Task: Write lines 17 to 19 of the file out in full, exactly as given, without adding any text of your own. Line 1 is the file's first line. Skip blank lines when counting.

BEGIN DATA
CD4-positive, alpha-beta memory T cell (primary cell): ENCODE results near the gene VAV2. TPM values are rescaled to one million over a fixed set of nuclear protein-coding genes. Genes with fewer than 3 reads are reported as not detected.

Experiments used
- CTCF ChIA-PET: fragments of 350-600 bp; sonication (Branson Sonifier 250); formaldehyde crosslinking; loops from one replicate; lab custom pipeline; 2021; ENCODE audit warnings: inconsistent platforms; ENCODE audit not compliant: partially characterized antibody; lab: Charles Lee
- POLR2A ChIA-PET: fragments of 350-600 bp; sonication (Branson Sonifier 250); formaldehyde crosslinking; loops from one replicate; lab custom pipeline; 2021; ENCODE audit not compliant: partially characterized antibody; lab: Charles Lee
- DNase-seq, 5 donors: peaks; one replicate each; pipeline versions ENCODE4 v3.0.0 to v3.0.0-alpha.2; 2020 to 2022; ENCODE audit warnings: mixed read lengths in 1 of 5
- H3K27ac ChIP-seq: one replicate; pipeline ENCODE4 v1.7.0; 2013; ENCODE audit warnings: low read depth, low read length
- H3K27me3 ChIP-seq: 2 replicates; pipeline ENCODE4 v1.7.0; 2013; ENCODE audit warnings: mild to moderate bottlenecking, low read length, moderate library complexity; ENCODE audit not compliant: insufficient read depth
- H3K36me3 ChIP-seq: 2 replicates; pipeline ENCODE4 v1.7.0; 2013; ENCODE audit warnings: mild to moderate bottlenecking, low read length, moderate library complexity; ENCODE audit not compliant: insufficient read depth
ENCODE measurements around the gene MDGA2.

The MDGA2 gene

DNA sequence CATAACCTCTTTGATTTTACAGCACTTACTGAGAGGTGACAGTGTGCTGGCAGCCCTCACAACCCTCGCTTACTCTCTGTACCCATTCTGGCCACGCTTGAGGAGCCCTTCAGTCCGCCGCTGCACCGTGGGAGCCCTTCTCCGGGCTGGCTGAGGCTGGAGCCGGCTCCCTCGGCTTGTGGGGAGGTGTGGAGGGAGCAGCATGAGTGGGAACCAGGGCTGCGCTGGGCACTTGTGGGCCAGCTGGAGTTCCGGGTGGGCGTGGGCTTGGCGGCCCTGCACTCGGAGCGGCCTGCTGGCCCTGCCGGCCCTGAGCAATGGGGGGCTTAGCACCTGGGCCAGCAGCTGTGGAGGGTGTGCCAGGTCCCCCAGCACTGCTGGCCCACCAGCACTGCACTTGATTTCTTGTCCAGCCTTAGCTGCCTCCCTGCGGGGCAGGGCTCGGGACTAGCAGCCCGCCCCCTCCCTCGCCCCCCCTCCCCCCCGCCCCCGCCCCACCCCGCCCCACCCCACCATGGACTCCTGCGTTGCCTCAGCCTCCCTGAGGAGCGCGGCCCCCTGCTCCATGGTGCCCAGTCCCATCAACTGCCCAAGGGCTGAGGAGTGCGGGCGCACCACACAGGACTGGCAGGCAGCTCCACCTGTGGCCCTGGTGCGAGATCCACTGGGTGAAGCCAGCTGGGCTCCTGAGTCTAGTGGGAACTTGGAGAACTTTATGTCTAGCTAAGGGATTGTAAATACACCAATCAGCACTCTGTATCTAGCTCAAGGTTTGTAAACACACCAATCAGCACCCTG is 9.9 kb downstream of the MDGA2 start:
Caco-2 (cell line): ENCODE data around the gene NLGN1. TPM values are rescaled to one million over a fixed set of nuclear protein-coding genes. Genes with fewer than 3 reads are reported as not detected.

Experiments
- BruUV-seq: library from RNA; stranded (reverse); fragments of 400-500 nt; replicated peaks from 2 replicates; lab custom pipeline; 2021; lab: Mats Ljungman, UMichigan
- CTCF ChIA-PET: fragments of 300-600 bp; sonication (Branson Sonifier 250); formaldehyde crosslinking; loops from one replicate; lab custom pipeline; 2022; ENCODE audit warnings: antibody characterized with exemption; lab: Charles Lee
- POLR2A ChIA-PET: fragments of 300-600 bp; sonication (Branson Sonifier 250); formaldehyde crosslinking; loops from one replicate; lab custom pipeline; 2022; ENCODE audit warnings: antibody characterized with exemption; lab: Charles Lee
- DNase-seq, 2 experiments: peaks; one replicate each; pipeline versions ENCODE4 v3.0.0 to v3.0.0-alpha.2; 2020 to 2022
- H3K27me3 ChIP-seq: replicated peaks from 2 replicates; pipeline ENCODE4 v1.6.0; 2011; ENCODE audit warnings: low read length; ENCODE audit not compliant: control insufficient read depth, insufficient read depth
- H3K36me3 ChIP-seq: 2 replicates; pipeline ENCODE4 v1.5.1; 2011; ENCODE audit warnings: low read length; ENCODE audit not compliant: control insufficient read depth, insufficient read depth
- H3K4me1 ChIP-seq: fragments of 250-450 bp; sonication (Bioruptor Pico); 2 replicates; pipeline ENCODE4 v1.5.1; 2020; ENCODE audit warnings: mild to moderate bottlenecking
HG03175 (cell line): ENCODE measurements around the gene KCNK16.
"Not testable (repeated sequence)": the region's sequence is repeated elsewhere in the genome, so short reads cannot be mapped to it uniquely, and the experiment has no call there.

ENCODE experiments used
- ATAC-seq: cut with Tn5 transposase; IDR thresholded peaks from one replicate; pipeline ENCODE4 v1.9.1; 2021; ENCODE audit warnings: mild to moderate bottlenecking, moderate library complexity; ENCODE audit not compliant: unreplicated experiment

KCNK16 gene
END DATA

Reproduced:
- DNase-seq, 2 experiments: peaks; one replicate each; pipeline versions ENCODE4 v3.0.0 to v3.0.0-alpha.2; 2020 to 2022
- H3K27me3 ChIP-seq: replicated peaks from 2 replicates; pipeline ENCODE4 v1.6.0; 2011; ENCODE audit warnings: low read length; ENCODE audit not compliant: control insufficient read depth, insufficient read depth
- H3K36me3 ChIP-seq: 2 replicates; pipeline ENCODE4 v1.5.1; 2011; ENCODE audit warnings: low read length; ENCODE audit not compliant: control insufficient read depth, insufficient read depth